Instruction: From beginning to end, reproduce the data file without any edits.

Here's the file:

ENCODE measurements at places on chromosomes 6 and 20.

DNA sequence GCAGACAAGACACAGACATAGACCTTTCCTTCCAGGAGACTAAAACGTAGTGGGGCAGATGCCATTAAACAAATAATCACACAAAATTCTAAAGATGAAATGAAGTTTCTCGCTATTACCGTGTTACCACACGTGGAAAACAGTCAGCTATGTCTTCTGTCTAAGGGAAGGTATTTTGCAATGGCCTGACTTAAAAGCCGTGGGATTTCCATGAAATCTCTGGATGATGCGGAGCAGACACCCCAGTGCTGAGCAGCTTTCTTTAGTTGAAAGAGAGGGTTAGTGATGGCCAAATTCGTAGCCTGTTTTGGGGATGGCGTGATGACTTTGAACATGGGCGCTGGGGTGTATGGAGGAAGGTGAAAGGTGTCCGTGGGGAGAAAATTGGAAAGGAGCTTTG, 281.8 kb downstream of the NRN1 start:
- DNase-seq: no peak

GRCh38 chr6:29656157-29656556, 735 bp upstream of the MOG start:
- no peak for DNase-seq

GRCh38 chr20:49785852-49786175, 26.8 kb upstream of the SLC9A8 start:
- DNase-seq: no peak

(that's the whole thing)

ENCODE measurements at places on chromosomes 6 and 20.

DNA sequence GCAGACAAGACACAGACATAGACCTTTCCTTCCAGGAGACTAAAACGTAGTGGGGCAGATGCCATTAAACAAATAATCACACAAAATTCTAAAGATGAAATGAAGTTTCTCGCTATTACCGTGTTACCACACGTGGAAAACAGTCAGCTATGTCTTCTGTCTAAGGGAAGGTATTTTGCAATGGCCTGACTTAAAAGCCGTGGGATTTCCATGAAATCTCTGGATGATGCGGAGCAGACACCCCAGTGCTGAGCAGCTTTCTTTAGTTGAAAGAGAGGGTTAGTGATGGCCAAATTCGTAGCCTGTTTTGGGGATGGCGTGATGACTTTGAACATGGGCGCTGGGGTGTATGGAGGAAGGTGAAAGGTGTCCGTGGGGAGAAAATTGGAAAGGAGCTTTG, 281.8 kb downstream of the NRN1 start:
- DNase-seq: no peak

GRCh38 chr6:29656157-29656556, 735 bp upstream of the MOG start:
- no peak for DNase-seq

GRCh38 chr20:49785852-49786175, 26.8 kb upstream of the SLC9A8 start:
- DNase-seq: no peak